What seems slightly odd about this set-up is that, although the defensive force uses words like “deacon” and “abbey”, there doesn’t seem to be an organised religion. In all real-world cultures there’s no evidence of any existence after death, but this world comes with clear proof of “life” after death. No need for faith! This subverts the usual systems based on the worship of ancestors. In Eastern religions, the living can burn paper money to buy goodies for those who went into the afterlife before them and hope this will buy them protection for their interests on Earth. In Western systems, God became human so that, after death, he could be an ancestor for all to worship. However, this is all hypothetical — a quid pro quo without any evidence you will see a return on the real money you spent on the paper replicas of Ferraris to be burned or for the prayers you offer up. If we stay with the Eastern models for evaluating these books, I suppose, we would tend not to respect our grandfather if his geist had just returned from the Otherside and was proposing to eat one of us as a light snack before lunch.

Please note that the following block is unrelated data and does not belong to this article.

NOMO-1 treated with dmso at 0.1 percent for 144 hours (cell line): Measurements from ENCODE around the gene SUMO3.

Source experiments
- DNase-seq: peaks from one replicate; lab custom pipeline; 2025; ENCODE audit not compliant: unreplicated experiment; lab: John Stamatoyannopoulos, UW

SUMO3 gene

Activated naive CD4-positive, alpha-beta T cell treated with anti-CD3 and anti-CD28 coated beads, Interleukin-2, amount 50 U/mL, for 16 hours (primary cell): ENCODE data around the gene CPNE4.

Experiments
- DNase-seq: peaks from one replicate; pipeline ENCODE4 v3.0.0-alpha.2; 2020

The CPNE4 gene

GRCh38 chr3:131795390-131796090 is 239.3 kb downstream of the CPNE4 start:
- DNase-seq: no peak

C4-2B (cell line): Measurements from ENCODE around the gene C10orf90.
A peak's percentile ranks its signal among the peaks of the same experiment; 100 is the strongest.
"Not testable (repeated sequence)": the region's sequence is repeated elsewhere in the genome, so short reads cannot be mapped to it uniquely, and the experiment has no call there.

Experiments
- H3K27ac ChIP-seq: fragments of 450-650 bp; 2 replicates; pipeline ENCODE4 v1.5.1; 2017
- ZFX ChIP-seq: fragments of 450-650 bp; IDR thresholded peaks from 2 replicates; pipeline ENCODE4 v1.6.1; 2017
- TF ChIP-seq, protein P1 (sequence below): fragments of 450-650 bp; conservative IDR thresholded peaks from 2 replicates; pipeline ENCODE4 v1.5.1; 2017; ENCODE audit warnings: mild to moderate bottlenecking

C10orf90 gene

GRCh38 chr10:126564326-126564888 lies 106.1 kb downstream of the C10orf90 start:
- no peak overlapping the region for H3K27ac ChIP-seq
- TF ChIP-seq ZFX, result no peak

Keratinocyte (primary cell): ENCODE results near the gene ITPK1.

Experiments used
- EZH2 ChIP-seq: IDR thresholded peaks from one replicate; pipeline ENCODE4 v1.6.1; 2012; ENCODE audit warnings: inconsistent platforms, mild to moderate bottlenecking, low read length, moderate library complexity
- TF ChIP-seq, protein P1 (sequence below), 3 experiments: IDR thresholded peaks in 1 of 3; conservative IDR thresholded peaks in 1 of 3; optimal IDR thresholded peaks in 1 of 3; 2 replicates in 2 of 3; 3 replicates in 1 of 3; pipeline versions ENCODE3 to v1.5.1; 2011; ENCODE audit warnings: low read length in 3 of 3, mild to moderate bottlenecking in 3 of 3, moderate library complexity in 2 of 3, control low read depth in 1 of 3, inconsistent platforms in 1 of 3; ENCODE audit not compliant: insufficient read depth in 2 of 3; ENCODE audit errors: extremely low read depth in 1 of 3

As is always the way when holding positions in society means acquiring status and power, the Order has proved corruptible. Some members have seen the geists as the means to acquire real-world power, looking to partner with the spirits rather than destroy them. They are the Order of the Circle of Stars, the old Native Order. Ah well, some things never change. Putting the usual temptations behind us for the moment, this book starts off with Sorcha trapped by her body which refuses to move. This is not a little frustrating because her mind works perfectly. If there’s an upside to this situation, it’s that the body is invulnerable. No assassins or other people bent on mischief can do her harm. Magic can be very convenient when you’re lying flat on your back defenceless. To start us off, people kidnap Sorcha, Merrick is tasked with investigating one of the newly arrived nobles, and Raed continues his problems with his in-house geistlord while investigating the castle of the Shin and the Wrayth. Why take Sorcha? Because she can lead “them” to Raed. Put her in an airship and she can act like a compass. So how will Merrick react to this enforced separation? The young man is no longer so callow. He should strike out on his own to discover why his righteous Order seems so alarmed. But at an early stage he runs into one of the corrupted Order. This represents a real danger and, according to the oath he swore, he’s supposed to deal with that rather than chase after his kidnapped parter. Ah such are the dilemmas authors come up with for their characters. And once the Shin notice Raed is crawling around the tunnels inside their castle, they are not a little upset. Or they are rather delighted because they are running a breeding program and it would be good to see what would come out of his genes. It’s fortuitous the cavalry is flying on its way to rescue him (and his sister).